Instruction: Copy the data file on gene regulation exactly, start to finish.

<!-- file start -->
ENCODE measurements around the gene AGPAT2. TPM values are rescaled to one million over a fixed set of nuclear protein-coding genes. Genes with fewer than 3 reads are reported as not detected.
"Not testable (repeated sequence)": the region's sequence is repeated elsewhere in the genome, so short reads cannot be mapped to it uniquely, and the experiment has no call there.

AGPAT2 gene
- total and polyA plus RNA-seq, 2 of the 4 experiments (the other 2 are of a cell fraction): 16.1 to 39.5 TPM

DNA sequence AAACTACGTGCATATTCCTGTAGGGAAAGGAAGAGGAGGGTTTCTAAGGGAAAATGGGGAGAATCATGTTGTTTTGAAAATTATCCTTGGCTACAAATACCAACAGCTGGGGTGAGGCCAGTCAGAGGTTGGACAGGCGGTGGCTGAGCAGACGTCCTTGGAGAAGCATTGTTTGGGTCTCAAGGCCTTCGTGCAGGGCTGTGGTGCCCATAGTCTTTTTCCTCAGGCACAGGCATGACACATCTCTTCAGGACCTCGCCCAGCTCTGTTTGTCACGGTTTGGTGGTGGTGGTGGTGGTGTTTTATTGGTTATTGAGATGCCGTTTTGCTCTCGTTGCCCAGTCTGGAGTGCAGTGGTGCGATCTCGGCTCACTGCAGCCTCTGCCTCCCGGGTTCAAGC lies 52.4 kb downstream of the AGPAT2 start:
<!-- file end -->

ENCODE measurements around the gene AGPAT2. TPM values are rescaled to one million over a fixed set of nuclear protein-coding genes. Genes with fewer than 3 reads are reported as not detected.
"Not testable (repeated sequence)": the region's sequence is repeated elsewhere in the genome, so short reads cannot be mapped to it uniquely, and the experiment has no call there.

AGPAT2 gene
- total and polyA plus RNA-seq, 2 of the 4 experiments (the other 2 are of a cell fraction): 16.1 to 39.5 TPM

DNA sequence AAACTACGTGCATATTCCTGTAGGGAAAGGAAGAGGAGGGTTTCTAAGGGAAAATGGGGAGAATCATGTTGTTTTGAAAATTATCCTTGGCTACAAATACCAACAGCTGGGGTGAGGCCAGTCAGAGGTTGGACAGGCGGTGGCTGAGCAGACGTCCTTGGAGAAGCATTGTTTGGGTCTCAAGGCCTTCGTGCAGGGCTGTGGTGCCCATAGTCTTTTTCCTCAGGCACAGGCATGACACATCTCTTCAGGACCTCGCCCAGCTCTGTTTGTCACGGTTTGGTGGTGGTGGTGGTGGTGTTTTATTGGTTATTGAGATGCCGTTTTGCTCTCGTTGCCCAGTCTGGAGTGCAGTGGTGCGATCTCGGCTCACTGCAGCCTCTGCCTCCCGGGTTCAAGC lies 52.4 kb downstream of the AGPAT2 start: